After about 20 to 24 weeks of the pregnancy, the woman's breasts start to produce colostrum or the 'first milk'. Some women may notice this 'early milk' leaking from their breasts in the last weeks, or months of their pregnancy. The colostrum remains present for about the first 48 hours after the birth. If you try to hand express colostrum (although not every women is able to express colostrum), it can look like a clear, or creamy yellow, substance that is syrupy in consistency. It is normal only to get a few drops of colostrum out at one time. A drop or two of colostrum may still be expressed from the breasts of women (and grandmothers) years after they have their baby, even if they do not ever breastfeed.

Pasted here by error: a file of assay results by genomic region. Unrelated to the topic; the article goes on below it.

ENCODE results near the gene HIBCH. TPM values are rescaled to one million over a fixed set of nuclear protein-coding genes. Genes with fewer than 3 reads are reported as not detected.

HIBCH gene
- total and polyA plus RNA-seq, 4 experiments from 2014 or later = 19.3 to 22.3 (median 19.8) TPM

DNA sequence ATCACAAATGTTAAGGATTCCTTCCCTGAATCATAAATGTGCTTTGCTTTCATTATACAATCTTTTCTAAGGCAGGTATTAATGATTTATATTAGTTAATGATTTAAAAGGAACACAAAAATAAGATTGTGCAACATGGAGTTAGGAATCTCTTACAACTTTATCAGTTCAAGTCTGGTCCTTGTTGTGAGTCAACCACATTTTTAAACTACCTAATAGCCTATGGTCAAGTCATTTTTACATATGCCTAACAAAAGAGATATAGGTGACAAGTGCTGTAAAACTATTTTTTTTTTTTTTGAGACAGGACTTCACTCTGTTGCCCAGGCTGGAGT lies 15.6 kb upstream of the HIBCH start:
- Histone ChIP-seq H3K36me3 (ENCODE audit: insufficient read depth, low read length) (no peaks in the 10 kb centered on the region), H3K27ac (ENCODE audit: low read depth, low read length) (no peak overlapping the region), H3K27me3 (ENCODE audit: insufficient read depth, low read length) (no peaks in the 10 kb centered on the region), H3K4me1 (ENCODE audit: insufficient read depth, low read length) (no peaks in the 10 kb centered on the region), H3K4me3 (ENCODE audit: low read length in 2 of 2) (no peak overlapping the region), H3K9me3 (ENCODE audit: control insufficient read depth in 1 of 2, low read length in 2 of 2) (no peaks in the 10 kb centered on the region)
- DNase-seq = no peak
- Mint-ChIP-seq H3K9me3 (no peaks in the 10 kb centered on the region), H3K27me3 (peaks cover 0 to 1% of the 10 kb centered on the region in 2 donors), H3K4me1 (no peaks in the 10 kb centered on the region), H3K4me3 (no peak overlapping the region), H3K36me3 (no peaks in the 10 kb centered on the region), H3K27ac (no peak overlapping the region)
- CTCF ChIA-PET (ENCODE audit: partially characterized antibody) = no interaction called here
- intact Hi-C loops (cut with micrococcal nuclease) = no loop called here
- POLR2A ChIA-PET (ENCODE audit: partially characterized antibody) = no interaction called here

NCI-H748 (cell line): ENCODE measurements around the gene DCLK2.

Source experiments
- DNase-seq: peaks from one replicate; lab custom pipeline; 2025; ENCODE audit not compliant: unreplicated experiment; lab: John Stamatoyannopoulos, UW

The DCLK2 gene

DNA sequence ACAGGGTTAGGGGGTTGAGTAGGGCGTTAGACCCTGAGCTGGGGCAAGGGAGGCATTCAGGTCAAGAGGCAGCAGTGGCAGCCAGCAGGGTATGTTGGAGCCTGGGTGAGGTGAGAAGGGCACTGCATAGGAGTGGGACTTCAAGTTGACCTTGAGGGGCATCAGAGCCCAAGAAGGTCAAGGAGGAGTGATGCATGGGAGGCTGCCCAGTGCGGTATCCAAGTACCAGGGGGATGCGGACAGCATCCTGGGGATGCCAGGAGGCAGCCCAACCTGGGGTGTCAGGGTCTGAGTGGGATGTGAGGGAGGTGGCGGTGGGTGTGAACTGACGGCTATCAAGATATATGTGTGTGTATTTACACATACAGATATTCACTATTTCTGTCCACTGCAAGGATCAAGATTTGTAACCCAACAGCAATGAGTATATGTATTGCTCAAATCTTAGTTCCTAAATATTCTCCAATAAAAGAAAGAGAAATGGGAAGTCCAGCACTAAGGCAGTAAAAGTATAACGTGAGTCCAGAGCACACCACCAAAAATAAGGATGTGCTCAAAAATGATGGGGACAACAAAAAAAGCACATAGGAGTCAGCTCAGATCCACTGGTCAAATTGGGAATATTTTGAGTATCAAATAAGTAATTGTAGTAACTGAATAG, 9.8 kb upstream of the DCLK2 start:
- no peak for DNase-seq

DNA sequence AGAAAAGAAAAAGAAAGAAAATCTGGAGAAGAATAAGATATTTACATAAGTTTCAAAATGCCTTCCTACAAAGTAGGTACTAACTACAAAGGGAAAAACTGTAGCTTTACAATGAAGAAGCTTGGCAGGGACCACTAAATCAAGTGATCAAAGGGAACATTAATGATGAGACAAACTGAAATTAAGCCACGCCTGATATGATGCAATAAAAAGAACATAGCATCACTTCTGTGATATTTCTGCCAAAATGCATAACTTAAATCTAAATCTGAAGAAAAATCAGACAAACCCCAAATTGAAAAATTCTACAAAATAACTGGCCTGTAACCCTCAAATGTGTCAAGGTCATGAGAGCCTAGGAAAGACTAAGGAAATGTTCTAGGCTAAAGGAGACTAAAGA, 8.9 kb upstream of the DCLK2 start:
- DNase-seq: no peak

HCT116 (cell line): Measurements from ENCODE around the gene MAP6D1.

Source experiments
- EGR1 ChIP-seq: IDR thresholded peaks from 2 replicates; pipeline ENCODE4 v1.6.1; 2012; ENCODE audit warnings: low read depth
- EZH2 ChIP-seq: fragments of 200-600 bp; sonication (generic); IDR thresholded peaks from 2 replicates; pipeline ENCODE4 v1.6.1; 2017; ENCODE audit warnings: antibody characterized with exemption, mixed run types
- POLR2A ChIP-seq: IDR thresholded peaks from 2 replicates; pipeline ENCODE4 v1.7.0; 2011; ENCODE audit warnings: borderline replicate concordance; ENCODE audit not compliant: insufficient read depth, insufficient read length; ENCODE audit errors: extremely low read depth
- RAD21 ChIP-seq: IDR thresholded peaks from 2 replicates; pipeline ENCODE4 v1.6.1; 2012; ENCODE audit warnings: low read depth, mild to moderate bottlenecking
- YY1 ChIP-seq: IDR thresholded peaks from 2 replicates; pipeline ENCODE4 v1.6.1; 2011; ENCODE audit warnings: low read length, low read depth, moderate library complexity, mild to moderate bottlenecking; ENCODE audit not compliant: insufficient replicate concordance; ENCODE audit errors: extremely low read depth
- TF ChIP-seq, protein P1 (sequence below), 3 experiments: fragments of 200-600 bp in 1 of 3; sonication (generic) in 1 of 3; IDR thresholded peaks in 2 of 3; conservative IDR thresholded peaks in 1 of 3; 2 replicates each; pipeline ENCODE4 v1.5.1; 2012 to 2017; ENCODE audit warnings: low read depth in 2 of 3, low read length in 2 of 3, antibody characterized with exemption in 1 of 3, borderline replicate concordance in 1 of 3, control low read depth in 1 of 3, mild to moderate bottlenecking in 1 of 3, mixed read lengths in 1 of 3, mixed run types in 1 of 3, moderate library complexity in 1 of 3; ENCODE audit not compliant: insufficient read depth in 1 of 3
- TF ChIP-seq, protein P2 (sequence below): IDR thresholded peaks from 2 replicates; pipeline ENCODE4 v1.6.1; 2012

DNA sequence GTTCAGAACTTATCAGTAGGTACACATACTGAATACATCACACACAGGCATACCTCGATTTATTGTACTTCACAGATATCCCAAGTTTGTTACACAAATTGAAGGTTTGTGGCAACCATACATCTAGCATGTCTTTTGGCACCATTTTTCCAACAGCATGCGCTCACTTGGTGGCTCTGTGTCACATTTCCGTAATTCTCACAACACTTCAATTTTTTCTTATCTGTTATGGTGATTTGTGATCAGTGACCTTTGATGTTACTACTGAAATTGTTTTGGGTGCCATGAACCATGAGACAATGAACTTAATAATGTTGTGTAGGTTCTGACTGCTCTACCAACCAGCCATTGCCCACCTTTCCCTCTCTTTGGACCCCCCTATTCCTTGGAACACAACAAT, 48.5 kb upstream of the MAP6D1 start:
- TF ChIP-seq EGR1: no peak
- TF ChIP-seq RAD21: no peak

Some women decide to initially breastfeed their baby in the first 24 - 48 hours to give their baby the benefits of the colostrum. This is because it is high in protein and contains substances such as fat- soluble vitamins, and anti-infective agents, or 'antibodies' that are designed to help provide protection for the baby until their own immune system matures. Other women will breastfeed for a few days, or a few weeks, or start to bottle-feed once the colostrum changes to what is known as 'mature milk', (or when the milk 'comes in'). The milk will usually 'come in' about 48 to 96 hours (or 2 to 4 days) after the birth. Stimulation of the nipples through the feeding of colostrum, will usually make the milk come in earlier, within 48 to 72 hours.